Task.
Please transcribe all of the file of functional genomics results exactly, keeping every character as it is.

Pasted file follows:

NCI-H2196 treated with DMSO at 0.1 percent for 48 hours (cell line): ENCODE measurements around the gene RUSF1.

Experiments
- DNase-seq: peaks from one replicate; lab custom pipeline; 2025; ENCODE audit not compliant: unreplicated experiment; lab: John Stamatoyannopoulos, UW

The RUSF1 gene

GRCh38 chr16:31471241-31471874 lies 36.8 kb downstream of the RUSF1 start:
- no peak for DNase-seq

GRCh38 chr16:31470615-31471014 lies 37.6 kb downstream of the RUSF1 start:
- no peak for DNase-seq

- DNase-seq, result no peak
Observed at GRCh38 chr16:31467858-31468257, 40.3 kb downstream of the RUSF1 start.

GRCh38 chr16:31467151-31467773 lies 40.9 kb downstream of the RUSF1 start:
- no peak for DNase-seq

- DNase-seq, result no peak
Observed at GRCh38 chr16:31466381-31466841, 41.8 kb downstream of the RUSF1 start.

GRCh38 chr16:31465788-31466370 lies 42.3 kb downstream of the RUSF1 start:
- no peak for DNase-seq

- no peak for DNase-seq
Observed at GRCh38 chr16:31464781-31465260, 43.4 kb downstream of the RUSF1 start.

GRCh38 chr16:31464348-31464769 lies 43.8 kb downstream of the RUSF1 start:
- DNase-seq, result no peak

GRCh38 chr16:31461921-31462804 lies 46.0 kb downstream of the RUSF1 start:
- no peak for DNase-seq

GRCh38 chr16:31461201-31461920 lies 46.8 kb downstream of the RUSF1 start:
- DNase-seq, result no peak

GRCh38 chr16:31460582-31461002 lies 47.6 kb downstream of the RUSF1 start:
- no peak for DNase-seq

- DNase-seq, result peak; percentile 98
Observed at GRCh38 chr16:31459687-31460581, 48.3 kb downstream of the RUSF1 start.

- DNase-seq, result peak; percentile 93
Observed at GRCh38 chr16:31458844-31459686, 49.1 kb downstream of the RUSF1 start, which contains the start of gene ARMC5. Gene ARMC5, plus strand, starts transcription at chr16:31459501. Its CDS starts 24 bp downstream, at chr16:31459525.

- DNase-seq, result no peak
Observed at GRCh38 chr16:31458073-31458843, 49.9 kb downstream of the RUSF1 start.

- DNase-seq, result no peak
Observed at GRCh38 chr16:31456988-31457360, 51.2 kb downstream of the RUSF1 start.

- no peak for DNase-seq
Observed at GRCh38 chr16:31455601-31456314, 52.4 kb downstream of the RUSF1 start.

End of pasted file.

NCI-H2196 treated with DMSO at 0.1 percent for 48 hours (cell line): ENCODE measurements around the gene RUSF1.

Experiments
- DNase-seq: peaks from one replicate; lab custom pipeline; 2025; ENCODE audit not compliant: unreplicated experiment; lab: John Stamatoyannopoulos, UW

The RUSF1 gene

GRCh38 chr16:31471241-31471874 lies 36.8 kb downstream of the RUSF1 start:
- no peak for DNase-seq

GRCh38 chr16:31470615-31471014 lies 37.6 kb downstream of the RUSF1 start:
- no peak for DNase-seq

- DNase-seq, result no peak
Observed at GRCh38 chr16:31467858-31468257, 40.3 kb downstream of the RUSF1 start.

GRCh38 chr16:31467151-31467773 lies 40.9 kb downstream of the RUSF1 start:
- no peak for DNase-seq

- DNase-seq, result no peak
Observed at GRCh38 chr16:31466381-31466841, 41.8 kb downstream of the RUSF1 start.

GRCh38 chr16:31465788-31466370 lies 42.3 kb downstream of the RUSF1 start:
- no peak for DNase-seq

- no peak for DNase-seq
Observed at GRCh38 chr16:31464781-31465260, 43.4 kb downstream of the RUSF1 start.

GRCh38 chr16:31464348-31464769 lies 43.8 kb downstream of the RUSF1 start:
- DNase-seq, result no peak

GRCh38 chr16:31461921-31462804 lies 46.0 kb downstream of the RUSF1 start:
- no peak for DNase-seq

GRCh38 chr16:31461201-31461920 lies 46.8 kb downstream of the RUSF1 start:
- DNase-seq, result no peak

GRCh38 chr16:31460582-31461002 lies 47.6 kb downstream of the RUSF1 start:
- no peak for DNase-seq

- DNase-seq, result peak; percentile 98
Observed at GRCh38 chr16:31459687-31460581, 48.3 kb downstream of the RUSF1 start.

- DNase-seq, result peak; percentile 93
Observed at GRCh38 chr16:31458844-31459686, 49.1 kb downstream of the RUSF1 start, which contains the start of gene ARMC5. Gene ARMC5, plus strand, starts transcription at chr16:31459501. Its CDS starts 24 bp downstream, at chr16:31459525.

- DNase-seq, result no peak
Observed at GRCh38 chr16:31458073-31458843, 49.9 kb downstream of the RUSF1 start.

- DNase-seq, result no peak
Observed at GRCh38 chr16:31456988-31457360, 51.2 kb downstream of the RUSF1 start.

- no peak for DNase-seq
Observed at GRCh38 chr16:31455601-31456314, 52.4 kb downstream of the RUSF1 start.